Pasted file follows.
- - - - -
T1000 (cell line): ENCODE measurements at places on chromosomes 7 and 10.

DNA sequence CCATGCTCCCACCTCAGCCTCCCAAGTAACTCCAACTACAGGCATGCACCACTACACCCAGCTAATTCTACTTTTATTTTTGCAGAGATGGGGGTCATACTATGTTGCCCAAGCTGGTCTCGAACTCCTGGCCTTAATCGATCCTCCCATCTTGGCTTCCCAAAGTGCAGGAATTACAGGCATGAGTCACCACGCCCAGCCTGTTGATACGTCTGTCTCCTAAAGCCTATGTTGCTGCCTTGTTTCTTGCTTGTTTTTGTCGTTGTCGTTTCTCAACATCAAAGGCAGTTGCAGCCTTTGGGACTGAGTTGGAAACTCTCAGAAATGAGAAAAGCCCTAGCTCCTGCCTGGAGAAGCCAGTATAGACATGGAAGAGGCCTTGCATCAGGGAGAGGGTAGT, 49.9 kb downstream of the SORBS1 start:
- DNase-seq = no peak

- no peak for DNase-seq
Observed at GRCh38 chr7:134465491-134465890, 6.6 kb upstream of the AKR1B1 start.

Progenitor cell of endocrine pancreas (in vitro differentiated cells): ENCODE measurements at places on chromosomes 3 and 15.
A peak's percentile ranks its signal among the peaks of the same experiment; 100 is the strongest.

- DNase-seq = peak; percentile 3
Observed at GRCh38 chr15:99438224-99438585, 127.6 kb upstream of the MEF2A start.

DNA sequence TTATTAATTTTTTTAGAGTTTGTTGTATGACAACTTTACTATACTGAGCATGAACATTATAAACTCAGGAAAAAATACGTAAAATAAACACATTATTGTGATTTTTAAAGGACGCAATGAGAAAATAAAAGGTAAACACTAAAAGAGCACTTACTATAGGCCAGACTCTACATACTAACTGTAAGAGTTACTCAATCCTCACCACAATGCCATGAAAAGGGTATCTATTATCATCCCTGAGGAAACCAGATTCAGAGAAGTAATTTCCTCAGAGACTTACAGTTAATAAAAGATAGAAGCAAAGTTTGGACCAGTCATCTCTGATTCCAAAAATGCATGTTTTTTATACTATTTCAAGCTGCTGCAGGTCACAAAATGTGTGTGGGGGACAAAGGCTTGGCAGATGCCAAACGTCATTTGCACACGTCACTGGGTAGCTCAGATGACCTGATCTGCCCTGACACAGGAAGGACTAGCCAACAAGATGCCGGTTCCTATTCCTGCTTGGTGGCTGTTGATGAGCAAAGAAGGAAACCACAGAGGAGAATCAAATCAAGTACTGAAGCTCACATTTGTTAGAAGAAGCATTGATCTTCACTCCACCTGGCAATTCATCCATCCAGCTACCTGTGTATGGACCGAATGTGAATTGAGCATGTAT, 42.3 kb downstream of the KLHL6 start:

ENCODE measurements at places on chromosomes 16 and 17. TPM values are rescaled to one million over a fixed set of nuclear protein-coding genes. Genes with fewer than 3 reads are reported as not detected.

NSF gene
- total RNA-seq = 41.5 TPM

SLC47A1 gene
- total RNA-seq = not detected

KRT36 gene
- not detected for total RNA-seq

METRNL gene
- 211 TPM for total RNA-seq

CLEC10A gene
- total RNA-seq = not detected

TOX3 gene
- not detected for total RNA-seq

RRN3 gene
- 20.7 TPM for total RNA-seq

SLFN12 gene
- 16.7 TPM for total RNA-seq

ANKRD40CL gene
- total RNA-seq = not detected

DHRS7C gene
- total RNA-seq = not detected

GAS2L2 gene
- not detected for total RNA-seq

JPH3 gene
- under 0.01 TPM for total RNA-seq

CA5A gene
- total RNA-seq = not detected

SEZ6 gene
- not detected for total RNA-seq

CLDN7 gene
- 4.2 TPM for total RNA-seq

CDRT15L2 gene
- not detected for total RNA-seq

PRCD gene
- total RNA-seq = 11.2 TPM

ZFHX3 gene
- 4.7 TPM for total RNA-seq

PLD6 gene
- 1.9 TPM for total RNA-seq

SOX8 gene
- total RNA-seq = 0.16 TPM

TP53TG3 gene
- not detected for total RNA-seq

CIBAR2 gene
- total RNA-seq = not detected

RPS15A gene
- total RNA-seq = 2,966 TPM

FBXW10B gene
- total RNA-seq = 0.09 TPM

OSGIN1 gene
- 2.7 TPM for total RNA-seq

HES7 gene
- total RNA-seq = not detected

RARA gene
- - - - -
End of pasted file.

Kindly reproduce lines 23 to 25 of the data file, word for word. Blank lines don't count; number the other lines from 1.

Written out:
- not detected for total RNA-seq

RRN3 gene
- 20.7 TPM for total RNA-seq